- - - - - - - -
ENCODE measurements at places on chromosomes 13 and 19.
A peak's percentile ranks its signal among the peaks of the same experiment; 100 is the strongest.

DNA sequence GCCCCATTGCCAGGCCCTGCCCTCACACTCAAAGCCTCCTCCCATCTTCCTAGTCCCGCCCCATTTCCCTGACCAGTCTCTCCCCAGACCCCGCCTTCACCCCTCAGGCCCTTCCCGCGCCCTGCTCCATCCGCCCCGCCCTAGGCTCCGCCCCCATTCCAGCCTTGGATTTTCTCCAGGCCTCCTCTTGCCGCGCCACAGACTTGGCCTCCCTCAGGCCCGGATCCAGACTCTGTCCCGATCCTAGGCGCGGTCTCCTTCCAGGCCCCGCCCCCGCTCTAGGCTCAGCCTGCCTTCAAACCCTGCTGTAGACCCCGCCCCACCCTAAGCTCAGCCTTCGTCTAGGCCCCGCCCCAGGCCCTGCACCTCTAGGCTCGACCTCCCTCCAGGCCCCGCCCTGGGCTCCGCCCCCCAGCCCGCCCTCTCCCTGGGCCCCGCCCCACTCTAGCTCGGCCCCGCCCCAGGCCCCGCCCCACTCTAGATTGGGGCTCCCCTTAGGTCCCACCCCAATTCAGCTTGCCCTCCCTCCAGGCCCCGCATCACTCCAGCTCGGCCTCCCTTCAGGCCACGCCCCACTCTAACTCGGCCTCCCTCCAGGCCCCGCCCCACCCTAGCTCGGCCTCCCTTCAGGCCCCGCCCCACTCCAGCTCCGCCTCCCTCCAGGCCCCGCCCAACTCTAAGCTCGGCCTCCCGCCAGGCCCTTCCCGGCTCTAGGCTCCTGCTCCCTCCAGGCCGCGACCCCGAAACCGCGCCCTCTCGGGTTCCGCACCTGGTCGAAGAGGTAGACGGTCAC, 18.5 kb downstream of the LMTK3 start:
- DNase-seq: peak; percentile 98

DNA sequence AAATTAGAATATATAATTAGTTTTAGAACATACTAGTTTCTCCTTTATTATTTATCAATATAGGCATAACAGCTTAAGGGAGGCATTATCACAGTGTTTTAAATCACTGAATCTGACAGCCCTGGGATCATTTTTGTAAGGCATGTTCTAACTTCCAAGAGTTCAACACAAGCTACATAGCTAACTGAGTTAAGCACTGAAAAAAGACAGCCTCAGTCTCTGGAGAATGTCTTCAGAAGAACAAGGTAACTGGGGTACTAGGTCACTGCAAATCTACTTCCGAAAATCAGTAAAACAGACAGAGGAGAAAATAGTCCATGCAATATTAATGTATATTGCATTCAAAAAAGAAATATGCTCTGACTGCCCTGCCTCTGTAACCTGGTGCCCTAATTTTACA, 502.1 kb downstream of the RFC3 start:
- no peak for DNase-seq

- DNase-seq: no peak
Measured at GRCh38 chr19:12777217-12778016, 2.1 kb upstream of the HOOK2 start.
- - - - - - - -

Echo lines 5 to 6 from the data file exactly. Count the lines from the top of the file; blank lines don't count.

DNA sequence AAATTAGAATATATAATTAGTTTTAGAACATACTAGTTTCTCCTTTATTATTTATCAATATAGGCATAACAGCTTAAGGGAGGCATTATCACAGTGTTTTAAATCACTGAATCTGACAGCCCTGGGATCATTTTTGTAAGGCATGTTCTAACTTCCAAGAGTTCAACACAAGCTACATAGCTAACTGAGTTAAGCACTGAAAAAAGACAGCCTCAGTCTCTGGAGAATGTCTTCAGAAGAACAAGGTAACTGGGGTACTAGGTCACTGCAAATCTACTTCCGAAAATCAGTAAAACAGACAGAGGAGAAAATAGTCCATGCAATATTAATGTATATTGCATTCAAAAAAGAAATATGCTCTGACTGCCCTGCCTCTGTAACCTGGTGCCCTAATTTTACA, 502.1 kb downstream of the RFC3 start:
- no peak for DNase-seq